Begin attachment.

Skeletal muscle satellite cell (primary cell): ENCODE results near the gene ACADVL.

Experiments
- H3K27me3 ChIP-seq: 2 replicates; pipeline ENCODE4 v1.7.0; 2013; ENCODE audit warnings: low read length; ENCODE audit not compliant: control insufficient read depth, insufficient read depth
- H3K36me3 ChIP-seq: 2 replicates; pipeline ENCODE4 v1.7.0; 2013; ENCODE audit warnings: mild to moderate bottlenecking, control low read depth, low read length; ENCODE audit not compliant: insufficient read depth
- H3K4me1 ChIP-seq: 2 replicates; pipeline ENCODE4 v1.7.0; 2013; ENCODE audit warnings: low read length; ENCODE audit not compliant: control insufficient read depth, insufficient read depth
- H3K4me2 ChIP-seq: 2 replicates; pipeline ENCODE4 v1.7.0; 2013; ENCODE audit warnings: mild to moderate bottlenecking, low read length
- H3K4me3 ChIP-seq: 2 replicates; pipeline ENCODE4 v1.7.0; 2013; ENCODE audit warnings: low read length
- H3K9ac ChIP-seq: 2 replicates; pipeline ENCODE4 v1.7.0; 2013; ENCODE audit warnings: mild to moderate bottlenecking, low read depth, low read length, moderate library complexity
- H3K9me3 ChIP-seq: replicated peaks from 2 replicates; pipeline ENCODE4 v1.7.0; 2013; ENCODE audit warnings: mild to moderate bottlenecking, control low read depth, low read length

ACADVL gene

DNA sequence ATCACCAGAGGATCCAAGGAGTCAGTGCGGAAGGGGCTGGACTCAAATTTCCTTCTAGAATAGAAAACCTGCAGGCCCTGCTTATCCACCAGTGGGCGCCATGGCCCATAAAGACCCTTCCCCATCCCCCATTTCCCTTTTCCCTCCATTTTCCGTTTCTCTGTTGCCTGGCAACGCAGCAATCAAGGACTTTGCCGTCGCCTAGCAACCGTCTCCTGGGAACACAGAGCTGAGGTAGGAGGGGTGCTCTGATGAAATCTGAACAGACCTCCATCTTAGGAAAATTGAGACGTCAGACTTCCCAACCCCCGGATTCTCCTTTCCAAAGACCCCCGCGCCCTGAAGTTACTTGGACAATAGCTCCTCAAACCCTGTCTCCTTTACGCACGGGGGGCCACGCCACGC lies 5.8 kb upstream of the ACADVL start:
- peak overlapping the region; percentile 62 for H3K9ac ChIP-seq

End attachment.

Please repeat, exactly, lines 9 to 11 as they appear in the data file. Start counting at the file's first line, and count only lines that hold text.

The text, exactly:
- H3K9me3 ChIP-seq: replicated peaks from 2 replicates; pipeline ENCODE4 v1.7.0; 2013; ENCODE audit warnings: mild to moderate bottlenecking, control low read depth, low read length

ACADVL gene

DNA sequence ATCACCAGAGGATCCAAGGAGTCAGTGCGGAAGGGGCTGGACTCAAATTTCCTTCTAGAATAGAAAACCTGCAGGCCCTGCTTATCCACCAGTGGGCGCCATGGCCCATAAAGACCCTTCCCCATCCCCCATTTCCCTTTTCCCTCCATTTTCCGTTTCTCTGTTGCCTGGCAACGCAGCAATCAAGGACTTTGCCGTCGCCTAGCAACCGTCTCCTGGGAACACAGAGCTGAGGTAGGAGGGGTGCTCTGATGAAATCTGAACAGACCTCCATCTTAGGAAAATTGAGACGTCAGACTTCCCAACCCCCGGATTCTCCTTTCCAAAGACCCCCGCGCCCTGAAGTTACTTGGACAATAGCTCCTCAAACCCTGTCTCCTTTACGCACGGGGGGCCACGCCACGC lies 5.8 kb upstream of the ACADVL start: